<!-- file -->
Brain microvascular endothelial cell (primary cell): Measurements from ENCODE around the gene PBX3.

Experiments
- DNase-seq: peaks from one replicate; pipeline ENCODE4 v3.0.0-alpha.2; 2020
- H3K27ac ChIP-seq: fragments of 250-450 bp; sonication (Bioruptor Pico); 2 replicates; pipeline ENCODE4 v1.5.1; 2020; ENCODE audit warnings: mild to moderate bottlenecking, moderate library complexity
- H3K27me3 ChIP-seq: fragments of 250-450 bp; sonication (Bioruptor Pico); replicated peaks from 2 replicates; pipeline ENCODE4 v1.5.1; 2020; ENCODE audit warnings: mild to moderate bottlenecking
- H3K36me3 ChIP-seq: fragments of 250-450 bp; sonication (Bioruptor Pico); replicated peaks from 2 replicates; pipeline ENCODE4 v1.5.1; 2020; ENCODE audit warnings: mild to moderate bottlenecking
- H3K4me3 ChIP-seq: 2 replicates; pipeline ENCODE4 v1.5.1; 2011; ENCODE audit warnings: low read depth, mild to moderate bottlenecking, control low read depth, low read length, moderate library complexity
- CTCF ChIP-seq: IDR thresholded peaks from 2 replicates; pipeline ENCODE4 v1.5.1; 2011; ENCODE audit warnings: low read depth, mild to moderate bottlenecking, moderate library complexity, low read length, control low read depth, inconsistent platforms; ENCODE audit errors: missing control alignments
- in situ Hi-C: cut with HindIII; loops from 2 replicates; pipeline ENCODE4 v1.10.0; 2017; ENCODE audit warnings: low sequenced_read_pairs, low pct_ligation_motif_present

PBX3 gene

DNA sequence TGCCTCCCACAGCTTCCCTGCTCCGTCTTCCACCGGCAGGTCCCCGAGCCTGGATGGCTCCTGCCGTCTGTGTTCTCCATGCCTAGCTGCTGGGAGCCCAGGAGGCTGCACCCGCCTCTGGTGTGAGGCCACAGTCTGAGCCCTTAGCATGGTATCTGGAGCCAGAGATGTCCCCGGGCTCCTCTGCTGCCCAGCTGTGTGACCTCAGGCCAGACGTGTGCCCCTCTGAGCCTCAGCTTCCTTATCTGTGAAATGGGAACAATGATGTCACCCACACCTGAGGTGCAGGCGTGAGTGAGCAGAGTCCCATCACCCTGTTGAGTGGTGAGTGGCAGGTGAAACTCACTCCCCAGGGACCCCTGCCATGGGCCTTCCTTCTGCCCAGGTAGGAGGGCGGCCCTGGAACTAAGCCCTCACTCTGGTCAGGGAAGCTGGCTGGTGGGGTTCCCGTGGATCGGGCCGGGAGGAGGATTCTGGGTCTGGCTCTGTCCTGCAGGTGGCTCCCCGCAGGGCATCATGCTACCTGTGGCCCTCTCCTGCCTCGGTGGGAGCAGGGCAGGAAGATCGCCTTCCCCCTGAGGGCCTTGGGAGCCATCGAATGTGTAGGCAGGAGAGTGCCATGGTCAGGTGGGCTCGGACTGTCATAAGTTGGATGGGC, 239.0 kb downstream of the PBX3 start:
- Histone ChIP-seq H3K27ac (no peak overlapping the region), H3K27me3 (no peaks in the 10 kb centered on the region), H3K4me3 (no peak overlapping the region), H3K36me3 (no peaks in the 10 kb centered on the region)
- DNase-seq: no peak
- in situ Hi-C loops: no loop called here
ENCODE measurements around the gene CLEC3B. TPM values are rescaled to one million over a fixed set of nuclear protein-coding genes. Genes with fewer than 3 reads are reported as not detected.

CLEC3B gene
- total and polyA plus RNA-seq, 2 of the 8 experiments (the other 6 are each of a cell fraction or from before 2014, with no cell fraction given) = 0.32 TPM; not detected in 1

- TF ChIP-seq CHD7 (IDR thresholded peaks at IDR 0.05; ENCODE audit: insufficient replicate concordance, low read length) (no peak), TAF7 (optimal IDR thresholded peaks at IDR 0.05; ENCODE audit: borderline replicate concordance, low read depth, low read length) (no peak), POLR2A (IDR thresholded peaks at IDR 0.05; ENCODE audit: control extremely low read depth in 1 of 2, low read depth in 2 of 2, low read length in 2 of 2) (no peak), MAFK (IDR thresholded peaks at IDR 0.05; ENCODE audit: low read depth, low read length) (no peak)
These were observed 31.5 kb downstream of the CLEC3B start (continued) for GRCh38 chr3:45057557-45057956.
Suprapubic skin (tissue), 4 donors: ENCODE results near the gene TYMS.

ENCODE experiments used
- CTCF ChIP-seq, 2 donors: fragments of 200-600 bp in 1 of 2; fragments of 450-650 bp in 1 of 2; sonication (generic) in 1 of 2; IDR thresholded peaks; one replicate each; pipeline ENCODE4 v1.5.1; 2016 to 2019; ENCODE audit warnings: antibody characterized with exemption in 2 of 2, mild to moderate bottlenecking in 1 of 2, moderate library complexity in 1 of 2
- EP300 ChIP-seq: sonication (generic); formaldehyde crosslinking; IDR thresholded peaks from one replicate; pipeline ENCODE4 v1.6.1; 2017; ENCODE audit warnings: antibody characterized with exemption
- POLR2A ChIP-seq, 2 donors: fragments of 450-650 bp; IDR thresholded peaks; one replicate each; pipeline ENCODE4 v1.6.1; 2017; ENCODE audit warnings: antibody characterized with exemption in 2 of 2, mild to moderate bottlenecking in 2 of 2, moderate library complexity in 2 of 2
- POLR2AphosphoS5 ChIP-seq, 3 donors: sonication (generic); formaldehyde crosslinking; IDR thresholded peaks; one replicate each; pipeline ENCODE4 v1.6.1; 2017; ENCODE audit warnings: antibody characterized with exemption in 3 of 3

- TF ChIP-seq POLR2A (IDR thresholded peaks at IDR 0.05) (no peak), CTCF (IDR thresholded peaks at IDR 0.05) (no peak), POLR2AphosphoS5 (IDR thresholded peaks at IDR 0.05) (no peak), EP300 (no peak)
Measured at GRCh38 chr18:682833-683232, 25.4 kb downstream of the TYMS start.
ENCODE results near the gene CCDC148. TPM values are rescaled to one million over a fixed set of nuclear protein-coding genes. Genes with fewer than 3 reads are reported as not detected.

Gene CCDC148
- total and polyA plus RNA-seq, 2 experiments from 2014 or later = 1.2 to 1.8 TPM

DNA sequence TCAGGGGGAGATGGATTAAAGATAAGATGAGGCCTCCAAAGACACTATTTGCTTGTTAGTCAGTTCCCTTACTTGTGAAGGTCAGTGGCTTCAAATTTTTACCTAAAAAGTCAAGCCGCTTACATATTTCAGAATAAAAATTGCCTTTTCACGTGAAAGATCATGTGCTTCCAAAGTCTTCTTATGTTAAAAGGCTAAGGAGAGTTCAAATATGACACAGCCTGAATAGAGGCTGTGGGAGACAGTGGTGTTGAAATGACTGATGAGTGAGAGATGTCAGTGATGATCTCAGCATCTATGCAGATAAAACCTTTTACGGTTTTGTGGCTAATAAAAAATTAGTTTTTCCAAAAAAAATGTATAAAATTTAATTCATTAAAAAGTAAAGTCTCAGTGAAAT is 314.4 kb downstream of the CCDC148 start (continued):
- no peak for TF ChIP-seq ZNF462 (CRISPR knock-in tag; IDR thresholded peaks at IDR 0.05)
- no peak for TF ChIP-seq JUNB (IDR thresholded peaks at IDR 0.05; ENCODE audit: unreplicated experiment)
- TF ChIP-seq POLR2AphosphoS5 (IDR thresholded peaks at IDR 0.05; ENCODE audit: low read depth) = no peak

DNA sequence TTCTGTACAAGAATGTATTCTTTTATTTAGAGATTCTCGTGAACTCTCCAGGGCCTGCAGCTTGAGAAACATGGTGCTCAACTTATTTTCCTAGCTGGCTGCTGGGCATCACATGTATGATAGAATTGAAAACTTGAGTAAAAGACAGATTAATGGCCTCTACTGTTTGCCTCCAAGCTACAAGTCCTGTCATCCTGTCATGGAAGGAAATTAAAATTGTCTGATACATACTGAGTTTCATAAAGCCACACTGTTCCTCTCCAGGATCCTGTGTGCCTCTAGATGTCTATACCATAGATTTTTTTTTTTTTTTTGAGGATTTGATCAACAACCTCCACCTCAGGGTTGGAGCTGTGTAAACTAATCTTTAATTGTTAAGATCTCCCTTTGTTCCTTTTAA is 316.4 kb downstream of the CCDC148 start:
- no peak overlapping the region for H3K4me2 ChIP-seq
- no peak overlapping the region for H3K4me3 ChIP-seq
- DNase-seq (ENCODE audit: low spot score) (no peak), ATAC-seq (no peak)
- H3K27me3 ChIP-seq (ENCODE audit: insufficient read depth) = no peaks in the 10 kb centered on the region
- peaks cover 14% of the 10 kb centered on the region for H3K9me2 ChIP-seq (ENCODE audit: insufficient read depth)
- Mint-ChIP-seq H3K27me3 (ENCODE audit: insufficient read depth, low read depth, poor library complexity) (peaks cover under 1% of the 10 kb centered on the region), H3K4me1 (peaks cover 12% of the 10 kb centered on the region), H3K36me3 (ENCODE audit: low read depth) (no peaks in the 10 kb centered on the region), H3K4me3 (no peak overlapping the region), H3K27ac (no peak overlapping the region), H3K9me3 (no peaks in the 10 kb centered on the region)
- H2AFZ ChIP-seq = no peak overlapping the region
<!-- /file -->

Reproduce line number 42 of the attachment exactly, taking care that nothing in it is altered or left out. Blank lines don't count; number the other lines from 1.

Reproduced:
- H2AFZ ChIP-seq = no peak overlapping the region